Behind the Blackboard: What is the place of a Catholic school in 2019?

Rick Wagner • Jul 6, 2019 at 6:30 PM

KINGSPORT — In case you missed it, Saint Dominic Catholic School Principal Tucker Davis is retiring after five years, but he prefers to call it stepping aside. In his place, veteran educator Darlene Lyons will take the wheel of the parochial school Aug. 1. 

Davis said he has enjoyed his time at the Kingsport school, which he said has a roughly 50-50 split between Catholics and non-Catholics as students. One of its longtime faculty, retired 38-year music teacher Joy Mullen, isn’t Catholic.

“We don’t shy away from who we are, but we respect others for who they are,” Davis said in a recent interview. He said the school provides an option for parents and their children, something a healthy community needs.

He also said Saint Dominic Catholic School works well with Kingsport City Schools, which does standardized tests for Saint Dominic, and many Saint Dominic students end up attending either Sevier or Robinson middle school and Dobyns-Bennett High School. Others attend schools in Sullivan or Hawkins counties or elsewhere in the region.


Sevier’s upcoming student body president is Saint Dominic “graduate” Charles Wissert, and the school’s cheerleading captain is former Saint Dominic student Lauren Reilly. D-B’s Top 10 students in the just-graduated class included former Saint Dominic students Ian Boldea and Annika Cleven. 

“It’s a family. It’s a community,” Lyons said of the school. Davis said he believes a diversity of educational options for secondary education supports a vibrant community.

Lyons said she works in a Catholic school because it allows teaching things like “Do unto others as you would have them do unto you” directly from its Bible origins rather than indirectly through morals. “You can address the children, every part of that’ child’s life,” Lyons said. 


The school’s pre-kindergarten program is capped at a maximum of 40 with a current waiting list, while Saint Dominic ended the 2018-19 academic year with 74 students in grades K-5. Davis said that the current facility could handle about 10 more students without issue and that he believes the school will add students beyond a total of 74 in in the fall. The school nearly closed in 2010 because of dwindling enrollment, but a policy forestalled the immediate closure and the school gained enrollment in the meantime.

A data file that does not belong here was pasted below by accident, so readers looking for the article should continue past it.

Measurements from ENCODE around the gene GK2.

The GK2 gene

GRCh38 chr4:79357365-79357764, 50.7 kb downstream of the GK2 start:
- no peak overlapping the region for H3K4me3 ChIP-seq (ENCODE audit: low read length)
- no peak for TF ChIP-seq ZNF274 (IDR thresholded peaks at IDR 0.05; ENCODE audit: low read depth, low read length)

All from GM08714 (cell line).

The idea of expanding to grades 6-8, which are offered at Saint Anne’s in Bristol and Saint Mary’s in Johnson City, is a possibility, as is the idea of a Catholic high school to serve the Tri-Cities, Davis said.

My two older children attended public schools in Kingsport City Schools and graduated from Dobyns-Bennett, and my youngest is still in Hawkins County Schools, a rising sixth-grader. However, my two older ones went to the defunct Little Lamb Daycare at the Kingsport Community Church across Memorial Boulevard from Fort Henry Mall, and my youngest went to a preschool at Church Hill First United Methodist Church. We parents paid the tuition for those. (Little Lamb closed as changing state regulations put the squeeze on many daycares more than a decade ago.)


Without getting into arguments about whether public money should be used wholesale to pay for private school tuition, having Catholic schools like Saint Dominic, Saint Mary’s and Saint Anne’s, as well as Tri-Cities Christian based in Blountville, Cedar View School in Lynn Garden and Providence Academy in Johnson City, to name a few, does give folks a choice.

Davis said he believes business and industrial prospects are impressed with communities like Kingsport that have a diversity of offerings for secondary education, especially when local public school systems are good. On the other hand, he said that making sure all students get a good education and having a strong public education system is important for society as a whole, for all of us.

That is something to ponder that goes much deeper than most school choice debates and arguments. Unless state law changes, public education will remain a mandate for counties in the Volunteer State, with the ability of cities to offer them and for charter schools and private schools to operate if they can make their way financially and attract enough students The argument about pubic money for private schools notwithstanding, I believe there is a place for public and private schools to coexist and even thrive in the 21st century.

QUIZ: How many students were enrolled at Saint Dominic Catholic School at the end of the 2018-19 school year?

BONUS QUESTION: How many of Dobyns-Bennett High School’s Top 10 students in the 2019 graduating class were former Saint Dominic students?

Rick Wagner is a father, a United Methodist, and the education writer for the Kingsport Times News. He writes the monthly Behind the Blackboard column. Email him at [email protected]



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